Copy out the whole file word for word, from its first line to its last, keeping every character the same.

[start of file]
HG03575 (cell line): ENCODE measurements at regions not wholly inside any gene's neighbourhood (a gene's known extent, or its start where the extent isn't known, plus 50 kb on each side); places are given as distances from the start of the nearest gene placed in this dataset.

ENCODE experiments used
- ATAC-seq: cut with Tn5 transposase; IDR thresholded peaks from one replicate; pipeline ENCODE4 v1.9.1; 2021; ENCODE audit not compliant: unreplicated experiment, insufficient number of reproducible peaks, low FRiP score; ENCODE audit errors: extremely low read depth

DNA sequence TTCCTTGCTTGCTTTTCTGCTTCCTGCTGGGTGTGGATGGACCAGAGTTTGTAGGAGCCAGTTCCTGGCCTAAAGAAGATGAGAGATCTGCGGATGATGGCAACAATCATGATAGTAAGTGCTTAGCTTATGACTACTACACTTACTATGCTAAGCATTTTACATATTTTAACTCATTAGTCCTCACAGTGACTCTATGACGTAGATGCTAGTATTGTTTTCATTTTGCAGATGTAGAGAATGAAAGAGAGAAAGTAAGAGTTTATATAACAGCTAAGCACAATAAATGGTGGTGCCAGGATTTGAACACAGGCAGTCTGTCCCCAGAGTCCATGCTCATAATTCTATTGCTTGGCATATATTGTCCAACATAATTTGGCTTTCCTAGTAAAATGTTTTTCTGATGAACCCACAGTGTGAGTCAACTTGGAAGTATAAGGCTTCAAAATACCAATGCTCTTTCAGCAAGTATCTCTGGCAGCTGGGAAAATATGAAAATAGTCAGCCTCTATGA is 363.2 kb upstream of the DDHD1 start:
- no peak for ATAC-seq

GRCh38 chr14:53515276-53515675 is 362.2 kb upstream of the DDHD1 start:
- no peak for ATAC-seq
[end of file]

HG03575 (cell line): ENCODE measurements at regions not wholly inside any gene's neighbourhood (a gene's known extent, or its start where the extent isn't known, plus 50 kb on each side); places are given as distances from the start of the nearest gene placed in this dataset.

ENCODE experiments used
- ATAC-seq: cut with Tn5 transposase; IDR thresholded peaks from one replicate; pipeline ENCODE4 v1.9.1; 2021; ENCODE audit not compliant: unreplicated experiment, insufficient number of reproducible peaks, low FRiP score; ENCODE audit errors: extremely low read depth

DNA sequence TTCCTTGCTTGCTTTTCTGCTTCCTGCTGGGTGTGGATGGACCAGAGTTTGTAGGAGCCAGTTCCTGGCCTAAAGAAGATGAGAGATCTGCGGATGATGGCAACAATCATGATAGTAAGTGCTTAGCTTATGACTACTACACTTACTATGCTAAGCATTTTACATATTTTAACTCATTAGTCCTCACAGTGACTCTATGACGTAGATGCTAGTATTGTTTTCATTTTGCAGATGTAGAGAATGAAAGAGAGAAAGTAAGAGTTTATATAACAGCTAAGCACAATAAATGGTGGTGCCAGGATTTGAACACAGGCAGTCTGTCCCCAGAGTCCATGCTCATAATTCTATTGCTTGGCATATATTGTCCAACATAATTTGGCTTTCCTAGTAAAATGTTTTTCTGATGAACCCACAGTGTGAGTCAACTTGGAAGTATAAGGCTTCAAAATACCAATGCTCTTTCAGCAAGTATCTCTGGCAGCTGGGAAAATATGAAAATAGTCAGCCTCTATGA is 363.2 kb upstream of the DDHD1 start:
- no peak for ATAC-seq

GRCh38 chr14:53515276-53515675 is 362.2 kb upstream of the DDHD1 start:
- no peak for ATAC-seq